A mountainous Palestinian community in the Israeli-occupied West Bank, Al Jab'a differs in many ways from surrounding Israeli settlements but it shares one worry with its neighbors — a shortage of water.
In the last few decades, the West Bank has seen rainfall decrease and groundwater levels fall, with drought expected to become "more frequent [and] more intense," according to a 2012 United Nations Environment Program (UNEP) report.
Residents of Al Jab'a, who once had to walk for hours daily to fetch water, do have limited access to Israeli water supplies in their concrete homes due to a reservoir, pipeline and pump built in 2013 by an Italian non-governmental organization.
But the water provided is not enough, according to families in Al Jab'a, a village of about 150 houses 12 km (7 miles) southwest of Bethlehem. They also fear their system could be demolished, as it was not officially approved.
"Before, we had to walk many times a day to the nearby springs to fill our bottles and buckets," said Omar Musa, 18, who lives with his parents and five siblings near the reservoir in a house atop a hill. "I was happy when I knew I would have water at home."
He estimated that his family saves about six hours a day by not having to fetch water for themselves, their crops and their livestock.
But numerous rural and Bedouin communities in the West Bank are not connected to a network run by Israel's national water company, Mekorot, which is responsible for supplying water to Palestinians in the Israeli-occupied territory.
In Al Jab'a, only 10 percent of homes were part of the Mekorot distribution system until the pipes and reservoir completed in 2013 extended the network to the remaining households. Water piped by Mekorot is pumped up the hill to be stored in the reservoir.
But this has not completely resolved the community's water problems. Residents say the Mekorot system supplies water only intermittently and at low pressure. When supplies flow, families must hurry to store as much as they can.
In addition, residents like Musa and his family fear the reservoir could be demolished by the Israeli authorities because, like many of their homes, the structure was built without an official permit.
Construction by Palestinians is forbidden in Area C, a designation covering about 60 percent of the West Bank, including Al Jab'a. Between 2010 and 2014, only 1.5 percent of requests for building permits in Area C were approved, according to the U.N. Office for the Coordination of Humanitarian Affairs (OCHA).
An application for a permit for the Al Jab'a reservoir by GVC, the Italian development organization that built it in partnership with UNICEF, was turned down, GVC said.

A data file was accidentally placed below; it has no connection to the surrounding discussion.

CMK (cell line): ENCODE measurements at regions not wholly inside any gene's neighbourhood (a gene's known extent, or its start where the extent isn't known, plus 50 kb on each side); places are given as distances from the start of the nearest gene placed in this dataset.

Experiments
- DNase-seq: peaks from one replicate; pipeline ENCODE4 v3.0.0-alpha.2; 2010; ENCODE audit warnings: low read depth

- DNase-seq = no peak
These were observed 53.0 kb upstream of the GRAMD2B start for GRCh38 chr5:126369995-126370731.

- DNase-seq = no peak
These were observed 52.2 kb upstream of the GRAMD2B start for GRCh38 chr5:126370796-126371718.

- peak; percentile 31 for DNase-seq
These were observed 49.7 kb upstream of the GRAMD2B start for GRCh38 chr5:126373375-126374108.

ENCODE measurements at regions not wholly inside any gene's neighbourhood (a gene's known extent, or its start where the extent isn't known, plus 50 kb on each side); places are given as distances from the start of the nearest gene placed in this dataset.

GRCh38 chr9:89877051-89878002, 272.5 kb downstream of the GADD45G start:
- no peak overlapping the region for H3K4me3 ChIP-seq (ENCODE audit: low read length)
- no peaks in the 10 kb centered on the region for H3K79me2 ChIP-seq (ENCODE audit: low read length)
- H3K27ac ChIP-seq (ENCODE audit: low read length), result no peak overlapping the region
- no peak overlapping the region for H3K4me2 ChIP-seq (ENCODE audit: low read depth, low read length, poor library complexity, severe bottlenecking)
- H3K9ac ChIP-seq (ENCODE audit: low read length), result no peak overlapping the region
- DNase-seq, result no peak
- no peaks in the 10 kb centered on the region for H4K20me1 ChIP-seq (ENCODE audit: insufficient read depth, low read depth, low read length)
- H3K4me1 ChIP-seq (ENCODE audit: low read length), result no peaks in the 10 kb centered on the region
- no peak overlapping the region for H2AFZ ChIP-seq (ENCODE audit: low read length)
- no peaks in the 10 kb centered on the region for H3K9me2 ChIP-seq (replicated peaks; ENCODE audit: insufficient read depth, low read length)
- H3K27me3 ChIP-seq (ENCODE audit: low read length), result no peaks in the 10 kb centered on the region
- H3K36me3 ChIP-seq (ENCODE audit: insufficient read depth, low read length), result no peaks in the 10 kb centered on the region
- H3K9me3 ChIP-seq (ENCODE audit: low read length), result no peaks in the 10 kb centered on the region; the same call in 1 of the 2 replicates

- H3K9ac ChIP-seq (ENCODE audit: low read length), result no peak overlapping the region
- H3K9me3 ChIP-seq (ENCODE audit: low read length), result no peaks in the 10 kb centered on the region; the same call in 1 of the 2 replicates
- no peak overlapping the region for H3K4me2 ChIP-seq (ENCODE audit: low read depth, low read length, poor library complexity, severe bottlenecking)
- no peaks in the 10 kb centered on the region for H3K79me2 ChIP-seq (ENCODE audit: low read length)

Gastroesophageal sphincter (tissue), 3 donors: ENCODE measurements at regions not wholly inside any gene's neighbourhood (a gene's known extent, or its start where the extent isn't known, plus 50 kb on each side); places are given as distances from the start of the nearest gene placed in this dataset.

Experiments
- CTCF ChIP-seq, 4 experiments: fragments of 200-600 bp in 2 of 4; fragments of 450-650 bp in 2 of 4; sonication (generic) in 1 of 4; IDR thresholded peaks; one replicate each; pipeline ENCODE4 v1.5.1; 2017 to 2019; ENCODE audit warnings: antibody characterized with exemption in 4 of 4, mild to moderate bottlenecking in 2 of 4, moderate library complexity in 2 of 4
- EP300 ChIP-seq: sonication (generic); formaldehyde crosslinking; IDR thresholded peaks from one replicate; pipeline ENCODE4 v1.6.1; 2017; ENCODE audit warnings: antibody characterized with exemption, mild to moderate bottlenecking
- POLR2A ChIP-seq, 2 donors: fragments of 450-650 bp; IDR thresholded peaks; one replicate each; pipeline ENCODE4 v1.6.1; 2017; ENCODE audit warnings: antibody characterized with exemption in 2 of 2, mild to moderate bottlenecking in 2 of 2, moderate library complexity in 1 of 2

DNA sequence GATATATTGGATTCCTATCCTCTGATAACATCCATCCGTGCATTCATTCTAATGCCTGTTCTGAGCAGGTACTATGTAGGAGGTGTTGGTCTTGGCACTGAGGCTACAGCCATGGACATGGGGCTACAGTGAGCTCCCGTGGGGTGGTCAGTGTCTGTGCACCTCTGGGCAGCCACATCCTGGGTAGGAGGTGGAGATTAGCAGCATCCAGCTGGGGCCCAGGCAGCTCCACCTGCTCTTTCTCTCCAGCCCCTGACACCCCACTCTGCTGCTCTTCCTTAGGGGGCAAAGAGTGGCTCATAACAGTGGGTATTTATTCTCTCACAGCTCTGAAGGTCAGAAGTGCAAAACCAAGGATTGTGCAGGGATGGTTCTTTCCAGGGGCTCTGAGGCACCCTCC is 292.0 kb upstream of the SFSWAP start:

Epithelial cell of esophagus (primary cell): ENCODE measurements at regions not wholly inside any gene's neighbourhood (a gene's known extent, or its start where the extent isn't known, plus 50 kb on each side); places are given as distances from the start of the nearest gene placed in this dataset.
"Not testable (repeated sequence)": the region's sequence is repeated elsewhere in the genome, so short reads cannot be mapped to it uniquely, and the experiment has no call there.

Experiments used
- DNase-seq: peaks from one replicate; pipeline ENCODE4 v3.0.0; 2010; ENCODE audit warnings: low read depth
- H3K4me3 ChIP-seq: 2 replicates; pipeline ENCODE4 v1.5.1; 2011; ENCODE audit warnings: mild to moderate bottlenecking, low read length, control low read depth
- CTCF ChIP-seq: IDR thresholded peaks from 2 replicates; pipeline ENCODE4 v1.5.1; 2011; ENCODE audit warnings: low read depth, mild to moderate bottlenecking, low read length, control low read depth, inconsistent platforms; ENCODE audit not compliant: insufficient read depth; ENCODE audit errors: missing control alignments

According to Israeli authorities, issuing demolition orders for structures built without permission is a legitimate measure, a 2015 OCHA report notes.
Although only one-fifth of the 14,000 demolition orders issued in Area C since 1988 have been carried out, according to OCHA, the uncertainty leaves residents worried for the safety of their homes and their water supply.
After the 1967 war in which Israel acquired the West Bank, Israel imposed restrictions on well drilling and constructing distribution networks, which has left a quarter of Palestinians without piped water, according to a report by the Palestinian Academic Society for the Study of International Affairs.
An assessment by UNICEF in 2015 showed that 400,000 Palestinians from 1.7 million living in the West Bank were in need of improved water, sanitation and hygiene services.
The U.N. Environment Program said in a report that Israel uses the majority of the water resources available in the West Bank and Gaza Strip.
Israel, however, points out that it provides the Palestinians with double the 30 million cubic meters of water annually that was agreed to in the 1995 Oslo accords.
Bring back cisterns?
Gregor von Medeazza, chief of the water, sanitation and hygiene program at UNICEF in East Jerusalem, said water remains a persistent sore point between Israel and Palestinian communities in the West Bank.
"Water should be a source of collaboration and should bring people together," he said. "At the end of the day, they all share the same water resources."
Von Medeazza said that UNICEF is concerned about ensuring measures are in place to use water carefully and help communities adapt in the face of growing scarcity.
"It means having rational use of [the] water available and making sure there is no wasting of water," he said. With climate change bringing more variable rainfall, "it is also important to emphasize that there is a question of accessibility and human right to a minimum amount of water."
Apart from building reservoirs, Von Medeazza suggests rehabilitating around 300 ancient cisterns — underground storage tanks dating from Roman times that once collected water in the rainy season. These have the potential to be used today and would be a cost-effective measure, he said.
Around 80 such cisterns have been restored so far by a coalition of non-governmental organizations.
"The long-term vision is to increase the current access [to water] of people living in remote places," Von Medeazza said. "We have the technical solutions to extend services and connect communities. What we need is further support from all parties [Israelis and Palestinians] for this to happen."
For his part, Musa in Al Jab'a remains worried but resolute.
"We are really afraid of losing our reservoir," he said. But "we are not leaving our house nor our community."